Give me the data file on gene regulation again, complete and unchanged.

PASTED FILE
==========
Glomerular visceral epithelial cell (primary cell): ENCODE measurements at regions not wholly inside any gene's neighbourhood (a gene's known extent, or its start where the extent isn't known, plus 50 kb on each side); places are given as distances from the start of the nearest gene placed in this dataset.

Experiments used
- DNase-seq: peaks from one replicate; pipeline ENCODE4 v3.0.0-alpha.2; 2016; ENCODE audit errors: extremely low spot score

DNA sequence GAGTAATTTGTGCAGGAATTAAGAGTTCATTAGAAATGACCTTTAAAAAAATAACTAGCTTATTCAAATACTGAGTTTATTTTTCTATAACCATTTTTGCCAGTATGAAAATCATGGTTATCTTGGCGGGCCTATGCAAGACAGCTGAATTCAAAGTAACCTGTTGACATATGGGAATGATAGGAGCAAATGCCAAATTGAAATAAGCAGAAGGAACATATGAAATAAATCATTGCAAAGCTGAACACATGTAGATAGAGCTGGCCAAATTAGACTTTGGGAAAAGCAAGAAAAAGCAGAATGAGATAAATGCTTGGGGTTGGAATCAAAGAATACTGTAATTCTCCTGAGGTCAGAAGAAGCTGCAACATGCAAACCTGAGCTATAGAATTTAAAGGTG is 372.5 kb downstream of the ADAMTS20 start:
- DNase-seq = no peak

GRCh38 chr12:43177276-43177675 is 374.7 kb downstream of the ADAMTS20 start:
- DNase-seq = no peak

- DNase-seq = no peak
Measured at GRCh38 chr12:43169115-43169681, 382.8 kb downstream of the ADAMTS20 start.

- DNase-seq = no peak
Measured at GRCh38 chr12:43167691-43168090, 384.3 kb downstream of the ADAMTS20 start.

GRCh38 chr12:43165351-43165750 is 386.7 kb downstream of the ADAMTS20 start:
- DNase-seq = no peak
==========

Glomerular visceral epithelial cell (primary cell): ENCODE measurements at regions not wholly inside any gene's neighbourhood (a gene's known extent, or its start where the extent isn't known, plus 50 kb on each side); places are given as distances from the start of the nearest gene placed in this dataset.

Experiments used
- DNase-seq: peaks from one replicate; pipeline ENCODE4 v3.0.0-alpha.2; 2016; ENCODE audit errors: extremely low spot score

DNA sequence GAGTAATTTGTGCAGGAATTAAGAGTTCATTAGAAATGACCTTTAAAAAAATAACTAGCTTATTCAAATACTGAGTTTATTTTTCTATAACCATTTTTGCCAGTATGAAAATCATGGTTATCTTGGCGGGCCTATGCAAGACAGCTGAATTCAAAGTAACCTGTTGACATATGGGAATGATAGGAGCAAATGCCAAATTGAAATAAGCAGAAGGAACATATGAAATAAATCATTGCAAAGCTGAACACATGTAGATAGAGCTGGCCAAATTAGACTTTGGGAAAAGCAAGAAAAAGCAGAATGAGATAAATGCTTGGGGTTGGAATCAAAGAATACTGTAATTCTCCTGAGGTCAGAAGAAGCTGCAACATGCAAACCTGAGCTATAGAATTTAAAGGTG is 372.5 kb downstream of the ADAMTS20 start:
- DNase-seq = no peak

GRCh38 chr12:43177276-43177675 is 374.7 kb downstream of the ADAMTS20 start:
- DNase-seq = no peak

- DNase-seq = no peak
Measured at GRCh38 chr12:43169115-43169681, 382.8 kb downstream of the ADAMTS20 start.

- DNase-seq = no peak
Measured at GRCh38 chr12:43167691-43168090, 384.3 kb downstream of the ADAMTS20 start.

GRCh38 chr12:43165351-43165750 is 386.7 kb downstream of the ADAMTS20 start:
- DNase-seq = no peak